A Bad Option: The Coming Threat of Option ARMs
What the heck are Option ARMs, you say? Simply put, they are mortgage loans that give homeowners the option to make minimum payments that are so small, they don't even cover the interest, never mind that the principal. The teeny payments eventually reset, but at a much later date.
Option ARMs have been around since the 1980s, but really came into their own in that two year period between 2005 and 2007, when they were peddled by the likes of Countrywide Financial and Washington Mutual to hard-up homebuyers, and some well-to-do ones, too. Who could resist buying a big home for pocket change every month, even knowing that the monthly payments would someday increase? Of course, by that time, the balance would have ballooned as well.
Well, the time of reckoning has come.
The initial period of low rates, called the optional minimum-payment period, typically lasts five or ten years. Now, and is starting to expire -- on an estimated 900,000 home loans, says the Los Angeles Times. That translates into roughly $300 billion of real estate loans.
The director of the Center for Responsible Lending in California (funny, I didn't know there was any "responsible lending" in California!), Paul Leonard, tells the paper, " Unless option ARMs are restructured proactively, large proportions of them could end up in foreclosure, leading to a potential double dip in housing prices in many California markets."
I keep talking about California because, although Option ARMs were marketed from sea to subprime sea, about 44 percent of all Option ARMs 9representing 55 percent of the dollar value) happen to be here in California -- of course! When you add Florida, Arizona and Nevada to the mix, that represents roughly 75 percent of Option ARMs written nationwide.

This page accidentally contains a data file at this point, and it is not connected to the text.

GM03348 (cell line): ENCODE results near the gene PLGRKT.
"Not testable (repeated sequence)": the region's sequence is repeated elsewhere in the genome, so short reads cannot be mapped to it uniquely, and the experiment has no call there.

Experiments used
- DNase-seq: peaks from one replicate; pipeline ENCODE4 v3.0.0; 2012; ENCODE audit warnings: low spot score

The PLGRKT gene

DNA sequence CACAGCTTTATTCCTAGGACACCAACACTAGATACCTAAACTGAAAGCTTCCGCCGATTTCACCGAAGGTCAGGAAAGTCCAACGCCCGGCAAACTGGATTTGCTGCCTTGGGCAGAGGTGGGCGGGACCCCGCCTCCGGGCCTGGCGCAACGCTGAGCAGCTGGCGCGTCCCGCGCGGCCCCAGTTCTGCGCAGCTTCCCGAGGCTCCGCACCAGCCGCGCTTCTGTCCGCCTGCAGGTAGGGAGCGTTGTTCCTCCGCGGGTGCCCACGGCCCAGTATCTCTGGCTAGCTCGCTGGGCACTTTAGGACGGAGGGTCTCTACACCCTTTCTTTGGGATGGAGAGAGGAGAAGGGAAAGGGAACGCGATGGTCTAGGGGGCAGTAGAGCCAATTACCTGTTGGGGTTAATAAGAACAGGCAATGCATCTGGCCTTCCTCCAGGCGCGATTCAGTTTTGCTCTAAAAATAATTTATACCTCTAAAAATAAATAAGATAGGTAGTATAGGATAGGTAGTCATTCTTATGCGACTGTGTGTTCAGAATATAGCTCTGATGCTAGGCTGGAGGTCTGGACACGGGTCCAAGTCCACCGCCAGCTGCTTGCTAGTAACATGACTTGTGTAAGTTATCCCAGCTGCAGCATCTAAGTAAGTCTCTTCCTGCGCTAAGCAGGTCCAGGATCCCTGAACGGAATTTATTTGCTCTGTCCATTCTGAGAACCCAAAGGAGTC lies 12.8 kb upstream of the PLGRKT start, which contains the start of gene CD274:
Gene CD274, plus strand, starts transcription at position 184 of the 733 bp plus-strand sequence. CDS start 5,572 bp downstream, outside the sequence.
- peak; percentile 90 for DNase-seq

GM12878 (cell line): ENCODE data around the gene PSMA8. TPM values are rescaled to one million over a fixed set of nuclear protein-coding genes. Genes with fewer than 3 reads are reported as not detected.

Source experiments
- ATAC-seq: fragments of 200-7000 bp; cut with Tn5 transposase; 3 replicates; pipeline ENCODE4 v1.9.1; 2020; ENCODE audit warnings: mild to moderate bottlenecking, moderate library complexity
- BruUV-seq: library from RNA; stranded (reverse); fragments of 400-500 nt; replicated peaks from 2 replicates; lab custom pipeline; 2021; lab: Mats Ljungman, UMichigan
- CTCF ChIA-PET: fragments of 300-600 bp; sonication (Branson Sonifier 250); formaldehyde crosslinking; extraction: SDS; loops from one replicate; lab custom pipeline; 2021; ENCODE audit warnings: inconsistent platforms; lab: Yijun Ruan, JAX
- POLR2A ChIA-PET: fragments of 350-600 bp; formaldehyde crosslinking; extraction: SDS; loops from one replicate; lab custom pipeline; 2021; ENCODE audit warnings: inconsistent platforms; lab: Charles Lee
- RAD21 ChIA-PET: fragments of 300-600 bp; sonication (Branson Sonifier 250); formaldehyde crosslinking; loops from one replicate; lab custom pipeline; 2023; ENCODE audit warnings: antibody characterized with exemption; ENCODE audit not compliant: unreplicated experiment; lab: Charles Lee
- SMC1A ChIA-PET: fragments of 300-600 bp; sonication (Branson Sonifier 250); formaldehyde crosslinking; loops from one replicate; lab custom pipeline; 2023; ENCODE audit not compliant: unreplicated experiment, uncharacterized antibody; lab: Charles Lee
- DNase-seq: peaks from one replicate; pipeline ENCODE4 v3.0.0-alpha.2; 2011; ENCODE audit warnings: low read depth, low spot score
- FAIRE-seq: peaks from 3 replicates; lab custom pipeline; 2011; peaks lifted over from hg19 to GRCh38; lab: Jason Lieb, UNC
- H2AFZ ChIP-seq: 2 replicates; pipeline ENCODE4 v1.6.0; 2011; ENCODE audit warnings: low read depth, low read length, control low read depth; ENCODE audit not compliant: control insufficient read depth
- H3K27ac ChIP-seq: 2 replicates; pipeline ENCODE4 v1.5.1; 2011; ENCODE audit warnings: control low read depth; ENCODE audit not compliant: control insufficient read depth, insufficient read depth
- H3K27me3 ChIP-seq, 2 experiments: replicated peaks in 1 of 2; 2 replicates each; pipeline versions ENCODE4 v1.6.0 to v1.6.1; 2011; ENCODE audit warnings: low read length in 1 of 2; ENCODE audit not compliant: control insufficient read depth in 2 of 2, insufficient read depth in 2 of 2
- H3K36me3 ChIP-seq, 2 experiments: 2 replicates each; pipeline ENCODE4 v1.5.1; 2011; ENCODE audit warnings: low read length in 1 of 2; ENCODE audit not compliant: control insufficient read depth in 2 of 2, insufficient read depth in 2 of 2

Now, you want to hear something truly amazing? Well, listen to this:
"The Option Adjustable Rate Mortgage might be the riskiest and most complicated home loan product ever created.. the less a borrower chooses to pay now, the more is tacked onto the balance."
That from a BusinessWeek cover story----in 2006! And, still, suckers (OK, poor suckers, but suckers nonetheless) were sold these bills of good (evil?) as a way to finance their individual American dream. So much for that.
More recently, Time magazine noted that, according to Standard & Poor's, 37.5 percent of option ARMs written in 2007 at the height of the bubble will eventually go bad. Time (always quick to recognize impending doom) asked in its headline: "Is the Option Adjustable-Rate Mortgage the next subprime disaster?"
And, what do you think the magazine's answer to that question is? Well, they'd hardly do a story on it if they thought the answer was no, now would they?
Charles Feldman is a journalist, media consultant and co-author of the book, "No Time To Think-The Menace of Media Speed and the 24-hour News Cycle." He has written about real estate related issues for several years.